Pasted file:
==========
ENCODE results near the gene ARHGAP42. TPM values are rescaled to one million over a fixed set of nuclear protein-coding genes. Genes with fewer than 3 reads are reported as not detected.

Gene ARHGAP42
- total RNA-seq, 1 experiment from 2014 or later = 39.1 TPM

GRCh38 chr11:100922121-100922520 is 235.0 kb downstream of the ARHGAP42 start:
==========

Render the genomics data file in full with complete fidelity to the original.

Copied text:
ENCODE results near the gene ARHGAP42. TPM values are rescaled to one million over a fixed set of nuclear protein-coding genes. Genes with fewer than 3 reads are reported as not detected.

Gene ARHGAP42
- total RNA-seq, 1 experiment from 2014 or later = 39.1 TPM

GRCh38 chr11:100922121-100922520 is 235.0 kb downstream of the ARHGAP42 start: